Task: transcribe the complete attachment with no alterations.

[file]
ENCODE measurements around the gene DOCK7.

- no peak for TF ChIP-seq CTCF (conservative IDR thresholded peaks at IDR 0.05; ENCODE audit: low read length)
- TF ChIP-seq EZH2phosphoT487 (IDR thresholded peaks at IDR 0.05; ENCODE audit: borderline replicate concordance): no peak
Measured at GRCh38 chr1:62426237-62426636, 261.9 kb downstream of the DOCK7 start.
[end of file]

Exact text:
ENCODE measurements around the gene DOCK7.

- no peak for TF ChIP-seq CTCF (conservative IDR thresholded peaks at IDR 0.05; ENCODE audit: low read length)
- TF ChIP-seq EZH2phosphoT487 (IDR thresholded peaks at IDR 0.05; ENCODE audit: borderline replicate concordance): no peak
Measured at GRCh38 chr1:62426237-62426636, 261.9 kb downstream of the DOCK7 start.